Tuesday, July 20, 2021

PacBio Enters a Binding Agreement to Acquire Omniome

Pacific Biosciences announced today that they are slurping up short read sequencer startup Omniome for around $800M.  Omniome has been developing an interesting clonal read technology.  On the conflict-of-interest side, many years ago (and I think an entire management team different) Omniome treated myself and my family to a weekend in San Diego (it was my son's birthday weekend) so I could look at their technology back then -- my NDA has expired but so has most of my memory of what I saw at that meeting!  Also the periodic reminder that PacBio Christian Henry sits on the board of my employer, though we haven't met. Simon Barnett of ARK Investments (which is a major holder of PacBio stock) has a very nice explainer on the Omniome Sequencing-By-Binding (SBB) chemistry and his bullish perspective on the acquisition and there is a proof-of-concept publication of the technology. I'll briefly explain the tech and then outline my somewhat more bearish view. It's also interesting to note that the FTC's actions on Illumina-PacBio and Illumina-Grail have analysts jumpy about this acquisition attempt.

The Proof of Concept paper outlines the key steps of the SBB process, though according to Simon probably about every detail of the detection method will probably be replaced.  The core chemistry involved annealing a primer and then interrogating the next base by flowing sequentially flowing in each of the four nucleotides in the presence of a polymerase which can't incorporate the nucleotide.  In the PoC paper this was cleverly detected label free on single molecules using plasmon resonance, but that would not allow great densities so apparently the company will be switching to fluorescently labeled nucleotides.  After each interrogation flow and detection, the complex is washed off.  The greatest signal is obtained for the correct base.  Upon completion of interrogation, a mix of four (must be terminators, though the preprint says dNTP) nucleotides is flowed in with an extension-competent polymerase to extend the primer.  Deblock the terminator and proceed with another round of incorporation.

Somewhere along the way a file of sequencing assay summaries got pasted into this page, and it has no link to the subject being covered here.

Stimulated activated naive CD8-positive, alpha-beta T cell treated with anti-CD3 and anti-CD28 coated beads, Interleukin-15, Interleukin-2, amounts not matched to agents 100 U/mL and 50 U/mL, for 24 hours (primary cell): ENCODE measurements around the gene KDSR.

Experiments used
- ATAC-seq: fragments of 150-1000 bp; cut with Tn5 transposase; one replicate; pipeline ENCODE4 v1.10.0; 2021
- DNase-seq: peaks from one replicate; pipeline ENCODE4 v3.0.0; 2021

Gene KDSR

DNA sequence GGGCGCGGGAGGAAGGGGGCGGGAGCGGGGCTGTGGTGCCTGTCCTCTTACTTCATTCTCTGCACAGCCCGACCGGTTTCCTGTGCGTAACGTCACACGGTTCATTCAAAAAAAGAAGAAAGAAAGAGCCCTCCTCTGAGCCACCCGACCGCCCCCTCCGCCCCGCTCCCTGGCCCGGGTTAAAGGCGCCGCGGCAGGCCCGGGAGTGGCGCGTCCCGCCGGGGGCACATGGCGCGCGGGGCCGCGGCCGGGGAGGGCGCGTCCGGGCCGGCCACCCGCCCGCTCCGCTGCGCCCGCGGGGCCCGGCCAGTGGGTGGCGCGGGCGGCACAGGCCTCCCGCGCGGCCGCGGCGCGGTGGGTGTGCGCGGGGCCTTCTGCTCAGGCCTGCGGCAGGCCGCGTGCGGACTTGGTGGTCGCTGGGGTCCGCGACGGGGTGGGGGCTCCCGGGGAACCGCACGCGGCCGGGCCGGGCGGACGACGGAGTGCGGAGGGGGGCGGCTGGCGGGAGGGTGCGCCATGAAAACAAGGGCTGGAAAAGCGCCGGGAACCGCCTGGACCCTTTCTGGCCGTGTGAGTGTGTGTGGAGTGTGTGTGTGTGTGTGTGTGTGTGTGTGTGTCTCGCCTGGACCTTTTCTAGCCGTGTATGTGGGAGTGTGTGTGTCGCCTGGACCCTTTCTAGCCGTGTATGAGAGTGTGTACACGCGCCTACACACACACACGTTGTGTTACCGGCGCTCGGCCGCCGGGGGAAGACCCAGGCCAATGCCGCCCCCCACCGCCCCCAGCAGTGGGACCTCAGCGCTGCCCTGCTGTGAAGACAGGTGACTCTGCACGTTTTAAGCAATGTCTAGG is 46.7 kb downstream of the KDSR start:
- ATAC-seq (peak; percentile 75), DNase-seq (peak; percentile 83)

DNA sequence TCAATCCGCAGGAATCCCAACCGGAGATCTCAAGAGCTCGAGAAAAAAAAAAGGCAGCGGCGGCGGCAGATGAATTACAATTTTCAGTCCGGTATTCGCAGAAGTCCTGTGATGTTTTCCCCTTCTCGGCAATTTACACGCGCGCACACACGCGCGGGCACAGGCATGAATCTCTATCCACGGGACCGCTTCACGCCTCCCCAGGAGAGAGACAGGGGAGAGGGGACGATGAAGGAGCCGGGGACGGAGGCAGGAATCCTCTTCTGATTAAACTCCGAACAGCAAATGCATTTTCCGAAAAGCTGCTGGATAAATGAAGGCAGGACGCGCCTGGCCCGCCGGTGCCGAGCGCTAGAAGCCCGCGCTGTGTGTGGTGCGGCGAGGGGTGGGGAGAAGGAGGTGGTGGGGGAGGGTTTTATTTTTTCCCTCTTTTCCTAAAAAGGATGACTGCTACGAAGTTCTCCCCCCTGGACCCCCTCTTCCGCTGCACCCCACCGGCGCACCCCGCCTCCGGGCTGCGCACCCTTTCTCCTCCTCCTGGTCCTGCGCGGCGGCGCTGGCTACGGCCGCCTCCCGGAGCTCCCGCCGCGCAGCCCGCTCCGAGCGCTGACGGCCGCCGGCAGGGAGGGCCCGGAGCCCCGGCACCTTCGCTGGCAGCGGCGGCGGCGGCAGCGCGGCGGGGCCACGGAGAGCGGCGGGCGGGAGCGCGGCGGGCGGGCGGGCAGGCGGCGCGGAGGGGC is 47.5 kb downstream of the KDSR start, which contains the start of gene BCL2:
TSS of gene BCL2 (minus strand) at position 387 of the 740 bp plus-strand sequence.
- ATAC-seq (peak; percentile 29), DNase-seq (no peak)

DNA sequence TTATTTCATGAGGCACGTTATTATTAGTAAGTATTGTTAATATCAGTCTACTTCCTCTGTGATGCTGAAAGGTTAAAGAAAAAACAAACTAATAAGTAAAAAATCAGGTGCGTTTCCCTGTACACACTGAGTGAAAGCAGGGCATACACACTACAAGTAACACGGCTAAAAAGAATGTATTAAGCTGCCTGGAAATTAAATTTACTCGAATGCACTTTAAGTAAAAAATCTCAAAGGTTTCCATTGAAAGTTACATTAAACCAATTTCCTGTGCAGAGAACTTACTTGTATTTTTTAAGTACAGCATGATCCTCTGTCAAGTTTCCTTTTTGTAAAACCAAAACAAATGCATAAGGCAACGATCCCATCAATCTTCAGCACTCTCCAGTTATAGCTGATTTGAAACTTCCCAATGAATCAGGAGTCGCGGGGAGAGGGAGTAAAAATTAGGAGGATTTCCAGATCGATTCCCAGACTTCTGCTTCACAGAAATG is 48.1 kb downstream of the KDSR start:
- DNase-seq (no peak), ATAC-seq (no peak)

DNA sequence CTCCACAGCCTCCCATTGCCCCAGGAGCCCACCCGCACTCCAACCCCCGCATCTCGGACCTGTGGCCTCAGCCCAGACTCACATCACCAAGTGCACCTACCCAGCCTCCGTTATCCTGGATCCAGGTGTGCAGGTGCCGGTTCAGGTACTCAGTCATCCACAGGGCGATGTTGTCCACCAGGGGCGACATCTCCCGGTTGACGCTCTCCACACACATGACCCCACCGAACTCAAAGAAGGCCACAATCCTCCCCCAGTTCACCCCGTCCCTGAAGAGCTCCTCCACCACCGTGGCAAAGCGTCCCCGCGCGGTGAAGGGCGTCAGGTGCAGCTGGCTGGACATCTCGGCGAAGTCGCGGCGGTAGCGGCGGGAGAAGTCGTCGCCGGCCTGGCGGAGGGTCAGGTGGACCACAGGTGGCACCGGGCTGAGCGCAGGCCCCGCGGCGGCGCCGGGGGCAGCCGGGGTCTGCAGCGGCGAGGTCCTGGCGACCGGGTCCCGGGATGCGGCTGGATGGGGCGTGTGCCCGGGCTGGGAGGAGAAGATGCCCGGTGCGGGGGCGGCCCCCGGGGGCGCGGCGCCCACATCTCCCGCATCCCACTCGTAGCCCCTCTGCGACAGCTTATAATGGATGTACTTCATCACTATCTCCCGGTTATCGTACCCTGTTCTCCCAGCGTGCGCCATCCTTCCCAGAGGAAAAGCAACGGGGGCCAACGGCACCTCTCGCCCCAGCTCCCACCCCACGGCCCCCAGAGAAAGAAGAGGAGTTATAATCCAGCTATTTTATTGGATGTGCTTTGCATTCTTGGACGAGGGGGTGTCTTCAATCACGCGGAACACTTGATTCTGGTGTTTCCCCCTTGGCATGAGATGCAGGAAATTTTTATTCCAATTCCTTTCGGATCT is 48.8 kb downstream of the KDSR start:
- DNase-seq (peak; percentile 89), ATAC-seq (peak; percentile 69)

Since advancing one nucleotide involves five nucleotide+polymerase flows, the system is apparently trending to be slower than Illumina.  But the claim made is that the phred scores are at least an order of magnitude higher than for Illumina -- unmodified nucleotides tend to give lower error for the interrogation step.  In a Twitter dialogue with Simon, he pointed out that separating the interrogation and extension steps may allow optimizing each rather than settling for an uneasy compromise of conditions.  Having a simpler, unlabeled terminator may have advantages in terms of high incorporation.

The production system would move from single molecule to a clonal system, enabling very high densities.  The drawback of course is the introduction of phasing error.  With a single extension step with deblocking, one might expect very high efficiencies and therefore low dephasing and large numbers of cycles, but there are no details on this.  

An intriguing possibility fronted by Simon is that the system may be able to read 5-methylcytosine as different than cytosine.  Presumably this would involve viewing the kinetics of incorporation during the G flow, akin to how PacBio detects methylation by a difference in kinetics.  That means fancier, faster optics than would be required to just detect a stable signal, but a system capable of reading methylated DNA at scale from unmodified DNA is tantalizing.